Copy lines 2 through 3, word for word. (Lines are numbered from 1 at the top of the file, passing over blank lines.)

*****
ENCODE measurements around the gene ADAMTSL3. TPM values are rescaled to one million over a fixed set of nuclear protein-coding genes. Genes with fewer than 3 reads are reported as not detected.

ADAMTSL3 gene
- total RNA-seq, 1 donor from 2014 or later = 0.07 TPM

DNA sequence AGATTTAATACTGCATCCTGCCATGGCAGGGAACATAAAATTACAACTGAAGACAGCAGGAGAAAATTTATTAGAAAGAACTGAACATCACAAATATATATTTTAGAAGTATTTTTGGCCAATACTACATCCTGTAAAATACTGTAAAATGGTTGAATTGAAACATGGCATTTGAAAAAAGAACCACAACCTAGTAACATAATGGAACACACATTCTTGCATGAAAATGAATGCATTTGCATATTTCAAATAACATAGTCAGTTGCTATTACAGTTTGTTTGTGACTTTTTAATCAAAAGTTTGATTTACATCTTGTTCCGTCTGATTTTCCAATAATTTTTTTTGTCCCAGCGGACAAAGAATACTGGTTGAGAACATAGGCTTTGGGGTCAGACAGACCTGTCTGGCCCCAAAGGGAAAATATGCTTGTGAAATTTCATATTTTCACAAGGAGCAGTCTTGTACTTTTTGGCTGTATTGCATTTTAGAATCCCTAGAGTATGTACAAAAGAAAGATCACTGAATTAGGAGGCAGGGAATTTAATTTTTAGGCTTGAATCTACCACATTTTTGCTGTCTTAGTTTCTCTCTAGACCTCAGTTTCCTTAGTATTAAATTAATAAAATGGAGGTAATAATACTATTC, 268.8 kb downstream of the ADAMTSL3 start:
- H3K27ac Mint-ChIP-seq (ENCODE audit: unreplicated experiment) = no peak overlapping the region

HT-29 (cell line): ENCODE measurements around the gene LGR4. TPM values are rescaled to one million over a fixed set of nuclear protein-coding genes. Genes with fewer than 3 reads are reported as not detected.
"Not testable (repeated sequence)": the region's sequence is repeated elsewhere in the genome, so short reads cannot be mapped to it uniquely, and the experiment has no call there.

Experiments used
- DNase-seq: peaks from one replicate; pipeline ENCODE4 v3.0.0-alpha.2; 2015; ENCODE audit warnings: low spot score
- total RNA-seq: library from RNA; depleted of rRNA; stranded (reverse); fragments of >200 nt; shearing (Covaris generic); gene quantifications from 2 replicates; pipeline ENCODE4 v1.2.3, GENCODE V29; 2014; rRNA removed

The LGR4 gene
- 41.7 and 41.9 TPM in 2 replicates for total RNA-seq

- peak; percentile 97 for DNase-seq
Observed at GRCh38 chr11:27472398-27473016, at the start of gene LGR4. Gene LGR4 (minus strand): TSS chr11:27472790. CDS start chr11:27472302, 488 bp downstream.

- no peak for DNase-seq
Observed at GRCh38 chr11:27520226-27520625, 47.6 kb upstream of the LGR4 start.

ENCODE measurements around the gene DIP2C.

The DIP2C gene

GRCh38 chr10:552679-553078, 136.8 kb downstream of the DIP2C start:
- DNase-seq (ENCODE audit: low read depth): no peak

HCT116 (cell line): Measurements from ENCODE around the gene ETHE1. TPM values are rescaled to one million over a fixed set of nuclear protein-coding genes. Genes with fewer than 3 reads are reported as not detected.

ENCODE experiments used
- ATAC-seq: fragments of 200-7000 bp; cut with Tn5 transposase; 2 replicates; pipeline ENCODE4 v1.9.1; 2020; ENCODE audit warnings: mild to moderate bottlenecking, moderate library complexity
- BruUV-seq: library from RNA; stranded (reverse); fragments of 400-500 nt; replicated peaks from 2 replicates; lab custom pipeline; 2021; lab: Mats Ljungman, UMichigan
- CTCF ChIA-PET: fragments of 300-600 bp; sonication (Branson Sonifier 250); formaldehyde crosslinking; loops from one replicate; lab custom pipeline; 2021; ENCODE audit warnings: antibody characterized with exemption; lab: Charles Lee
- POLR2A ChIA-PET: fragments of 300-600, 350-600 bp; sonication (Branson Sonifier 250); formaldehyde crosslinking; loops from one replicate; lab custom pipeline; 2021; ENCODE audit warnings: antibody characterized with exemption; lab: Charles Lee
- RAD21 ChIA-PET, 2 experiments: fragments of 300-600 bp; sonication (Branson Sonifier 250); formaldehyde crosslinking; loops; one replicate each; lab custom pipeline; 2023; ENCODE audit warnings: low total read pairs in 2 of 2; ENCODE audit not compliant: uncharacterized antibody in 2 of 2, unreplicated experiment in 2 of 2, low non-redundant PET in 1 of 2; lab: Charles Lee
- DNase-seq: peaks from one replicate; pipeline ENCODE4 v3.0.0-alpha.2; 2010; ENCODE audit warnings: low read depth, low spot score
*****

ADAMTSL3 gene
- total RNA-seq, 1 donor from 2014 or later = 0.07 TPM